bun cha vietnamese hong kong

Ever since my most recent trip to Hanoi, when first I spilt a bowl of bun cha all over myself and then proceeded to fall in love with it, I have been looking for somewhere to try an equivalent dish in Hong Kong. BEP’s lemongrass pork vermicelli comes close, but it’s just not the same. When a restaurant bearing the name Bun Cha Vietnamese Café & Restaurant opened up in Soho, I was therefore determined to put it to the test.

What I first noticed about Bun Cha is that the staff are all Vietnamese, immediately adding authenticity and setting high hopes for a truly Vietnamese experience. It’s a small, pretty non-descript space on Aberdeen Street and yet it is always buzzing – a clear indicator that they must be doing something right. The open kitchen fills the room with incredible aromas and I loved seeing all the colourful, fresh herbs lined up ready to be created into something magical.

bun cha vietnamese hong kong

Although the starters actually came after the mains, I’ll talk about these first, since I like order. The cha nems (fried spring rolls with pork and shrimp) were excellent and certainly as good as ones I’ve tasted in Vietnam. The skin was perfectly crispy yet light, and the filling generous and flavoursome, made even more so by the fresh herbs, lettuce and nuoc cham sauce.

bun cha vietnamese hong kong

The cha la lot – grilled pork patties wrapped in pepper leaves – were also delicious. I was expecting these to be a lot heavier and denser, yet the patties were tender and light, whilst the leaves were nice and crisp with a sweet, slightly peppery flavour.

bun cha vietnamese hong kong

Try as you might, it’s near impossible to find an authentic pho in Hong Kong. Chef Peter Cuong Franklin does an excellent one at Viet Kitchen, but most of the standard Vietnamese chain restaurants seem too concerned with turning tables and cranking out as many bowls of pho as possible to care too much about creating that same intense broth you’ll find on the streets of Hanoi. Bun Cha’s Pho Bo, however, was certainly up there amongst the best in Hong Kong. The broth had a lovely rich flavour and the thin strips of sirloin were served at a perfect, tender medium-rare.

bun cha vietnamese hong kong

Lastly, the bun thit nuong, AKA bun cha, was easily the best I’ve tried in Hong Kong. Although there was no sign of the little old lady squatting near a charcoal pit, like there was at our favourite spot in Hanoi, the lemongrass pork still had that delicious charred flavour that makes this dish what it is. They were also generous with the herbs, peanuts, veggies and noodles, which all paired beautifully with the pork and more of that addictive nuoc cham sauce.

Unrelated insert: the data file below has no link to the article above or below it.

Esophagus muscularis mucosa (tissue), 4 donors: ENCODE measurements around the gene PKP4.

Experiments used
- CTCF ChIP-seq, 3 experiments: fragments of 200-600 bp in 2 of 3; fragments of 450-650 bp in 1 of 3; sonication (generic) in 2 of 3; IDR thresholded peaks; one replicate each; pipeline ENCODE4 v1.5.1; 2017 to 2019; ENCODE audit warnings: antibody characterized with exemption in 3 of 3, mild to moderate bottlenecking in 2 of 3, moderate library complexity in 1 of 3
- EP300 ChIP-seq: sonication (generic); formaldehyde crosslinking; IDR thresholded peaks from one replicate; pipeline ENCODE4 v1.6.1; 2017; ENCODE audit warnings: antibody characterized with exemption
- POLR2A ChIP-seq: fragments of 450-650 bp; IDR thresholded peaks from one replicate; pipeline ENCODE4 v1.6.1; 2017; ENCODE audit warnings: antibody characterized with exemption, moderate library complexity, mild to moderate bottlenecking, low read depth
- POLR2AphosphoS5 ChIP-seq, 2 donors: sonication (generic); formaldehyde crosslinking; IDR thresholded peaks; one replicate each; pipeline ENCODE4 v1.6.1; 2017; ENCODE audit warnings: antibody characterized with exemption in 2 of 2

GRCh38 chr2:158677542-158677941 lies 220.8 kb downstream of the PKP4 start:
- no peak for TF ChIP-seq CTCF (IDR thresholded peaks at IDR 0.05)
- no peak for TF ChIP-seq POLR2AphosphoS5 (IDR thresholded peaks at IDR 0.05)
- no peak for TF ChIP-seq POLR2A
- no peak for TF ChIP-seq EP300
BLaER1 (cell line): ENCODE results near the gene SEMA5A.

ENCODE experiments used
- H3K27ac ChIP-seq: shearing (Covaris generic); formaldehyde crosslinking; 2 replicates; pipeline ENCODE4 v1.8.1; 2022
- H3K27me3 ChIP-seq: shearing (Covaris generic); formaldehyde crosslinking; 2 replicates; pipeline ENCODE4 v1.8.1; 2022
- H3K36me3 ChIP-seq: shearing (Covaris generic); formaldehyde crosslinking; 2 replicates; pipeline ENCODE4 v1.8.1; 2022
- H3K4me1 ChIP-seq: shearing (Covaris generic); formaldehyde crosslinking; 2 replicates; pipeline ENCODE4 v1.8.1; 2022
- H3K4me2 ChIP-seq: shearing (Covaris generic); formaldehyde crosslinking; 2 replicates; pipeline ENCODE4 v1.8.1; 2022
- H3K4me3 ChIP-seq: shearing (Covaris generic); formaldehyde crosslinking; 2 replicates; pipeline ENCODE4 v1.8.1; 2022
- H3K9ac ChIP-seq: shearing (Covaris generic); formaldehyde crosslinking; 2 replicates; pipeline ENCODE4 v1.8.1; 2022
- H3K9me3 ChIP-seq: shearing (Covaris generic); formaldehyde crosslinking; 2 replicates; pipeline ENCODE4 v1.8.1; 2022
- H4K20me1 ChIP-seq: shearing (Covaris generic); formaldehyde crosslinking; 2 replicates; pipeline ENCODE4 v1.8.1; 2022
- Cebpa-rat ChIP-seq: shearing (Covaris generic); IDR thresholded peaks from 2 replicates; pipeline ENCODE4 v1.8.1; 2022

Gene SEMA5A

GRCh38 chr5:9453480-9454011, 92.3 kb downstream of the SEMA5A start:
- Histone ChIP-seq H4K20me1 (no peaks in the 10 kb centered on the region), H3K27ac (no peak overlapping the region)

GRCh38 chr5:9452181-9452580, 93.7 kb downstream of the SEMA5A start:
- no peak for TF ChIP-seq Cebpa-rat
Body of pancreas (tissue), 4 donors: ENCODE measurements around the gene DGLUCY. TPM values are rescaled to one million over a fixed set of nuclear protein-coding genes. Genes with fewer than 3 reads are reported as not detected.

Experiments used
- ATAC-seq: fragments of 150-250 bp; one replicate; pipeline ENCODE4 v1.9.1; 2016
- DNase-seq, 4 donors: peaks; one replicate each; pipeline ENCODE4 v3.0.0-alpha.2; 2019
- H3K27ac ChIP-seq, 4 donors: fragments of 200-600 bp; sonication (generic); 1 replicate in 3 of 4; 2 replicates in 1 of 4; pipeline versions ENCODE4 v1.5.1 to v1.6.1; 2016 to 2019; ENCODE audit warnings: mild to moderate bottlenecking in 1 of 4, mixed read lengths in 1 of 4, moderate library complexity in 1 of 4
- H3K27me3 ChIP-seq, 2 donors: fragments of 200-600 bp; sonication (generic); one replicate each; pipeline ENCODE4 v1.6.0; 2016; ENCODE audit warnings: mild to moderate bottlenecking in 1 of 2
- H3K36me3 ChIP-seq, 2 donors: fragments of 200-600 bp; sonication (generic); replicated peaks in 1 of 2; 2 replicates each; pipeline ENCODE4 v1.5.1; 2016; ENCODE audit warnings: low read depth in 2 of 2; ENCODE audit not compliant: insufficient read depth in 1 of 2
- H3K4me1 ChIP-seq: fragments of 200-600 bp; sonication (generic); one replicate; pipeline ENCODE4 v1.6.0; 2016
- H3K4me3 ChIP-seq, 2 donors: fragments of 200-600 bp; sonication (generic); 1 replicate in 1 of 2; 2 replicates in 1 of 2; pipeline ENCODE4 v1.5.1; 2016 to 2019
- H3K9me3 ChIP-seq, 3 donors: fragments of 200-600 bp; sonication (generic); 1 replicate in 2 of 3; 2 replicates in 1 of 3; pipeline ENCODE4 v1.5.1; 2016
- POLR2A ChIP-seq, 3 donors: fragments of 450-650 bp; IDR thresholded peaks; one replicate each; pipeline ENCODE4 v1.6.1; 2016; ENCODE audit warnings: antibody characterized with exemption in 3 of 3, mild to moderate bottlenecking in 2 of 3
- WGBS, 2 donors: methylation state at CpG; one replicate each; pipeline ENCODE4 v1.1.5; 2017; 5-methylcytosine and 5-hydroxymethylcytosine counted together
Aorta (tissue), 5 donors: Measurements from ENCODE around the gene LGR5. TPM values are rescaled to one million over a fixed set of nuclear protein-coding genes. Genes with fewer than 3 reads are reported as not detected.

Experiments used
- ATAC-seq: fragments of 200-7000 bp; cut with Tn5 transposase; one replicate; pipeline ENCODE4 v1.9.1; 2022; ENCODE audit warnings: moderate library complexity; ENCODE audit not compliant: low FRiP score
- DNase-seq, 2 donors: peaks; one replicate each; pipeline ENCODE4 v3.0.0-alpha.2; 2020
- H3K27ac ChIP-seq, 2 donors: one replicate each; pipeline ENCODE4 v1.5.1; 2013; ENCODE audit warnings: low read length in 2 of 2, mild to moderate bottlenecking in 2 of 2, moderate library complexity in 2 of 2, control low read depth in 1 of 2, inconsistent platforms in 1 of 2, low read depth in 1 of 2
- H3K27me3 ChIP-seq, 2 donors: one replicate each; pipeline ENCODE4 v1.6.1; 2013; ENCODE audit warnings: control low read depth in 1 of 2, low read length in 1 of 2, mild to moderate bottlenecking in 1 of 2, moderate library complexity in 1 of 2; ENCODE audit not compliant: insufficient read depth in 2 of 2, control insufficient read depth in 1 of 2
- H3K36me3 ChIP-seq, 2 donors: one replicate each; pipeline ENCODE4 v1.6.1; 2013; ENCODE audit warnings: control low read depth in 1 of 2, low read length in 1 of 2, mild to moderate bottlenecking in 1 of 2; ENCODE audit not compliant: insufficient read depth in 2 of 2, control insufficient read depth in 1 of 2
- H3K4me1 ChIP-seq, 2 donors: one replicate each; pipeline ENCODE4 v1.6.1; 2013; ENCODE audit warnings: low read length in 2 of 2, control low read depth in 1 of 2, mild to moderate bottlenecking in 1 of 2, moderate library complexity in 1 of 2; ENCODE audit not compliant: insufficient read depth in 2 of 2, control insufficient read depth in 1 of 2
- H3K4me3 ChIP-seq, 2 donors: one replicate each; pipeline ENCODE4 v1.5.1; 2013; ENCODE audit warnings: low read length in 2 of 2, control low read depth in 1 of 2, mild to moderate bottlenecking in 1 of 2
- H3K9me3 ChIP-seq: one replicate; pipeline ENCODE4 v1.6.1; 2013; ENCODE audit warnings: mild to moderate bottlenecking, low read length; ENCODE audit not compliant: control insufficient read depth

By the end of our meal, we had started to feel like we weren’t wanted there anymore and felt the wrath of whom we assumed was the owner, as queues were beginning to form outside. I therefore can’t say that the service was particularly friendly, but then again we had been there much longer than any of the other tables. Prices, though obviously not as cheap as Vietnam, were very reasonable, with a bowl of pho or bun cha for $68. If you’re looking for a truly Vietnamese experience this side of Vietnam, Bun Cha Vietnamese Café & Restaurant is your best bet. All they need to complete the experience are some child-sized tables and stools spilling out onto the road!

Bun Cha Vietnamese Café & Restaurant

Shop 1, King Ho Building
41-49 Aberdeen Street
Central

Tel: +852 2858 1900

2 Responses to “Bun Cha Vietnamese Café & Restaurant”

  1. andrew

    I wonder if you could do a short write up on restaurant etiquette in Hong Kong seeing as you bring it up here: overstaying your welcome at tables.

    I’m of the option that if there’s a queue outside the restaurant, then you should promptly pay and leave at the end of your meal, particularly if it’s a cheap ‘n’ cheerful place like Bun Cha. Otherwise you’re being rude to the owners, who clearly need to turn over tables at that pricing, and the other customers who have been patiently waiting. Some of my friends feel the opposite, that they have paid for their meal and are entitled to chit chat and linger around.

    I know I get upset when I’m waiting in a 30 minute queue and people are sipping waters at the table, having finished their meals, and I’ve spoken my mind to such diners. But that’s quite confrontational.

    I’d be interested to hear your thoughts.

    Anyway I’ve always found service to be exceptionally friendly at Bun Cha, my twopence.

    Reply

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